The Financial Supervisory Authority (FSA) intends to ensure that Nordea’s capital requirement remains as high as it is currently, even after the bank moves its headquarters to Finland.
In an interview with Dagens Industri (DI), the head of the FSA, Erik Thedéen, says that the Finland is move is “completely unique”. “It is also the first time a large bank, with exposure to the whole of the Nordic region comes under the jurisdiction of the European Central Bank (ECB),” he adds.
He does not believe Nordea’s move is a sign that Swedish regulation has gone too far. “When you say that our requirements are too demanding, then you are forgetting that these requirements are made in an environment typical to Sweden, which is concentrated and interlinked.”
When the move is made, the FSA no longer has responsibility for supervising Nordea and it could mean a lower capital requirement for Nordea. The FSA has already started talks with the ECB and Erik Thedéen wants to push for the ECB to ensure the current capital levels are maintained.
On Thursday Nordea held a press conference at its Helsinki, which will next year host key employees who will be moved from Stockholm.
When asked why it was not enough that the Swedish government backed down over the resolution reserve fee, CEO Casper von Koskull said, “Nordea is a bank with four domestic markets. We are also a very large bank. It is therefore difficult to exist under one regulation that is based on one country.” For him it is a natural step to become part of the European banking union and be regulated by the Single Supervisory Mechanism, SSM.
He also comments that there never was any negotiation. “We have not been shopping around.” Instead the bank has carried out a thorough analysis.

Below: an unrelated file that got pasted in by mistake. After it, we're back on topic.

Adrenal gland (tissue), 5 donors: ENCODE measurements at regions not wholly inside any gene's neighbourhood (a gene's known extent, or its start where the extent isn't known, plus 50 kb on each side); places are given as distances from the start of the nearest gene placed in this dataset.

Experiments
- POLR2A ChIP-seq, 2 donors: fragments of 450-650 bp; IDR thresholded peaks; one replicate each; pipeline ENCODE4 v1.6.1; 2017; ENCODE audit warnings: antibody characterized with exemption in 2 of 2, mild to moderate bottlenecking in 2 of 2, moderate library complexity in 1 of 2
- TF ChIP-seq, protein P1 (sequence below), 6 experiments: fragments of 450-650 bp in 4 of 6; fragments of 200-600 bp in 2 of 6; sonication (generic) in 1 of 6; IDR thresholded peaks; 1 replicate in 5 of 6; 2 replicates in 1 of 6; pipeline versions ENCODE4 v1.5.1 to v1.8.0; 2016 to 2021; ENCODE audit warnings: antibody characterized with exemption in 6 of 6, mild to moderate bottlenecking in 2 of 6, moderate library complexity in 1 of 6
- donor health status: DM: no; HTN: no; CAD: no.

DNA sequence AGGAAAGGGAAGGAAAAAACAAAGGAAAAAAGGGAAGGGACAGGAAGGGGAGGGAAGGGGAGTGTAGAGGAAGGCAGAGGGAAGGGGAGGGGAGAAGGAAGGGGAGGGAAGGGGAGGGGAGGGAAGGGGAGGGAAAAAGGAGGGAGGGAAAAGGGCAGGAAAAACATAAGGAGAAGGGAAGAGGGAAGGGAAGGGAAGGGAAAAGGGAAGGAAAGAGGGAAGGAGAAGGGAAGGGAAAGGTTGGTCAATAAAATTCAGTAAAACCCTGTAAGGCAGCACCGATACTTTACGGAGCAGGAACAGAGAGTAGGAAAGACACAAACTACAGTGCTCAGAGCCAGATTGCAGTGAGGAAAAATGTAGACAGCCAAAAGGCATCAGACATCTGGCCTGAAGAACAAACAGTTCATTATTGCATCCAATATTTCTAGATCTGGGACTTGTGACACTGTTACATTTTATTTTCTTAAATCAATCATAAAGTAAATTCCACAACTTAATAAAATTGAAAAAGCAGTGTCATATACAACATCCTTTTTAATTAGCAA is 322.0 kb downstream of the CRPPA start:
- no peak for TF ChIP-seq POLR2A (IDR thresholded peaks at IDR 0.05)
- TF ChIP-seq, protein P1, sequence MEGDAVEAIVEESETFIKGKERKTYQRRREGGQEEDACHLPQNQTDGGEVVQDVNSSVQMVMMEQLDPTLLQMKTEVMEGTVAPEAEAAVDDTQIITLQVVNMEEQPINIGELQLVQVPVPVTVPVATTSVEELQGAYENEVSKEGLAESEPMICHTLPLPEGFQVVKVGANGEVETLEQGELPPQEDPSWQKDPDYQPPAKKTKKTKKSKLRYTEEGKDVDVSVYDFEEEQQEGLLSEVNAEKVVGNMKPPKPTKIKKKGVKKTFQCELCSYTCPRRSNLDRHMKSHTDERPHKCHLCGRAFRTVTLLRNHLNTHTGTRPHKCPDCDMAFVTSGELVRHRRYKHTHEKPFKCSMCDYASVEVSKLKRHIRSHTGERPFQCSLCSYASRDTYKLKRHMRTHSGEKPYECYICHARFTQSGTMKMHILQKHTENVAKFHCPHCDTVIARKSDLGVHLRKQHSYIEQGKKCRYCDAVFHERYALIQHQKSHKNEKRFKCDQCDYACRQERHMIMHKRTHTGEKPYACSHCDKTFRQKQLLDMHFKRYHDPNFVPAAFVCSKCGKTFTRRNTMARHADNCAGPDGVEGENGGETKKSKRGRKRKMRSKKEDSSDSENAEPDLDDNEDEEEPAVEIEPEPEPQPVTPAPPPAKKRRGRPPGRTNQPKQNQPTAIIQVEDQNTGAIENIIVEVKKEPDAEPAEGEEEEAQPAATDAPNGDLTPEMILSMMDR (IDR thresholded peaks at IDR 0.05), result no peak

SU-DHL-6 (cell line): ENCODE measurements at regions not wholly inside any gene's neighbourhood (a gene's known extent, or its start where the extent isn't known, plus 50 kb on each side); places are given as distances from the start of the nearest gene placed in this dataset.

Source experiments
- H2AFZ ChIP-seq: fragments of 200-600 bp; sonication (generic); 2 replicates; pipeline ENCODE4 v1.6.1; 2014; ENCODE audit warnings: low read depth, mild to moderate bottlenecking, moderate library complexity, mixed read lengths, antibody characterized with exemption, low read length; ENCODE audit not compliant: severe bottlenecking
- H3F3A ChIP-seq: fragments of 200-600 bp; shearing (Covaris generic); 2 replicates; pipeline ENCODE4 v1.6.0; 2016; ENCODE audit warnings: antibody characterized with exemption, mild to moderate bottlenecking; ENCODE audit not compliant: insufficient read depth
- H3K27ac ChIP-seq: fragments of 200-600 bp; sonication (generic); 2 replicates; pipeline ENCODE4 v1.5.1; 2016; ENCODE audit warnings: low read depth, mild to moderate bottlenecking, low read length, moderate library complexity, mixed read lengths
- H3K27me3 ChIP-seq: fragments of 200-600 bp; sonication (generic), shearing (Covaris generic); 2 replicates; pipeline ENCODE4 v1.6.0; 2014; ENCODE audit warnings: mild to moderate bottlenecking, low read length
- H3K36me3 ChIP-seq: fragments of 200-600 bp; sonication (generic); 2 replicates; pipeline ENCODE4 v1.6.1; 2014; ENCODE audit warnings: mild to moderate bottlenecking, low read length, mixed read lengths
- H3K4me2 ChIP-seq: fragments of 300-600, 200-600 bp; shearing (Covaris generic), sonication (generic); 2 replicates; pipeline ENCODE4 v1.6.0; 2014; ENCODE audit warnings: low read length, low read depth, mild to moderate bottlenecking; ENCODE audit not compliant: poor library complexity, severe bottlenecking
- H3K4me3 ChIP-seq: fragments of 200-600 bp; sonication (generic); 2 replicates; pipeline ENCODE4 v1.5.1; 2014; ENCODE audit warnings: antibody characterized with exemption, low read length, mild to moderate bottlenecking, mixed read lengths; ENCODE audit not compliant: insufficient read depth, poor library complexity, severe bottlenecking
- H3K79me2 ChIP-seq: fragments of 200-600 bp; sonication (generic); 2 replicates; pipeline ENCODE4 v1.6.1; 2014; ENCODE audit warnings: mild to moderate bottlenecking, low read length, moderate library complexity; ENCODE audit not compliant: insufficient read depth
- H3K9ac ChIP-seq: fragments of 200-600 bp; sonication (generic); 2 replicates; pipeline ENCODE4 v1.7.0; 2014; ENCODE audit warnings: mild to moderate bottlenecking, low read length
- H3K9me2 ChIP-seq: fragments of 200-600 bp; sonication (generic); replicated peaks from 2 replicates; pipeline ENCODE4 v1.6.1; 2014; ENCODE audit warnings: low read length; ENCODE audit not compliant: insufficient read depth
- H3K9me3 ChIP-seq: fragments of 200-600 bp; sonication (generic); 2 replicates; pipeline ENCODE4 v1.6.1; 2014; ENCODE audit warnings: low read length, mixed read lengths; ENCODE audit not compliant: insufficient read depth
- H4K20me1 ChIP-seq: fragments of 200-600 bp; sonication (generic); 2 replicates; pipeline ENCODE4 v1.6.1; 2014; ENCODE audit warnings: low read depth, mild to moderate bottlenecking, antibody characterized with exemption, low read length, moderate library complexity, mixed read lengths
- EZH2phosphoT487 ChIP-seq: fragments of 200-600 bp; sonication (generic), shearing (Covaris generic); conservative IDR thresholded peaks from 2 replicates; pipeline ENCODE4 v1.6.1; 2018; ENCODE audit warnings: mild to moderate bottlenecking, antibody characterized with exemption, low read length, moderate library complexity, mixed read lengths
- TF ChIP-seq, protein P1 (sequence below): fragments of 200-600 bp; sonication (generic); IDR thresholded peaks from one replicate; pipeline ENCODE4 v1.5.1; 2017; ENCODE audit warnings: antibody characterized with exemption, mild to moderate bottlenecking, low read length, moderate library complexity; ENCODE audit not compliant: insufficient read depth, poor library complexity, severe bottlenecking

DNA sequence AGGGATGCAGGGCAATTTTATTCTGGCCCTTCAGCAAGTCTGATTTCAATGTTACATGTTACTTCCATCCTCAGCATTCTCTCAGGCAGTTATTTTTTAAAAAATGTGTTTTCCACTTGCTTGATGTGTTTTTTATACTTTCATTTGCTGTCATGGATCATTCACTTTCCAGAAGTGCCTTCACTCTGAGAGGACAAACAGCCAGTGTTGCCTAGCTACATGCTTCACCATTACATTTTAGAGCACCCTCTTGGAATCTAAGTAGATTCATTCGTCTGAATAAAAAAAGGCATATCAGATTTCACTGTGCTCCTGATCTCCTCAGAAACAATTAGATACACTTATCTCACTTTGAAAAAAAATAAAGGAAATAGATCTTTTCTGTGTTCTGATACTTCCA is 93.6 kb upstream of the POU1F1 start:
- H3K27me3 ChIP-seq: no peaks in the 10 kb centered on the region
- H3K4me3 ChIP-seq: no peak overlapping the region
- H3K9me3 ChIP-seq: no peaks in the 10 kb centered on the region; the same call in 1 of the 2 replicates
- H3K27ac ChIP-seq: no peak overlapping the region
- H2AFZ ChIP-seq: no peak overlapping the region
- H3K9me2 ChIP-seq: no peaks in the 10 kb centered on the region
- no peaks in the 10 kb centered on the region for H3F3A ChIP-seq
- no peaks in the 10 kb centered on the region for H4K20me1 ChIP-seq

Meanwhile Swedbank is in a good position to take over dissatisfied customers who leave Nordea, says Swedbank’s head of press Josefine Uppling.
Prime Minister Stefan Löfven understands that many Swedes are upset. “Here we have a bank that has twice received significant help. The whole reason the bank exists is because of Swedish taxpayers and the thanks for that is: we are moving the head office,” he says.
Social Democratic Finance Minister Magdalena Andersson said she was disappointed to hear the news of Nordea’s move to Finland but saw no reason to review government policy. The government has a responsibility to ensure financial stability and provide a sound environment for companies, she commented, pointing out that Nordea had posted a profit of SEK 40 billion in 2016.
Green Financial Markets Minister Per Bolund said there was broad political unity in Sweden not to join the banking union for the time being. However, the government had now decided to analyse the advantages and disadvantages of Swedish membership.
Ulf Kristersson, the Moderate economic policy spokesman, commented that the government, with its plans for extra regulation and a bank tax, had “undermined confidence that Sweden is a country with stable long-term regulation”.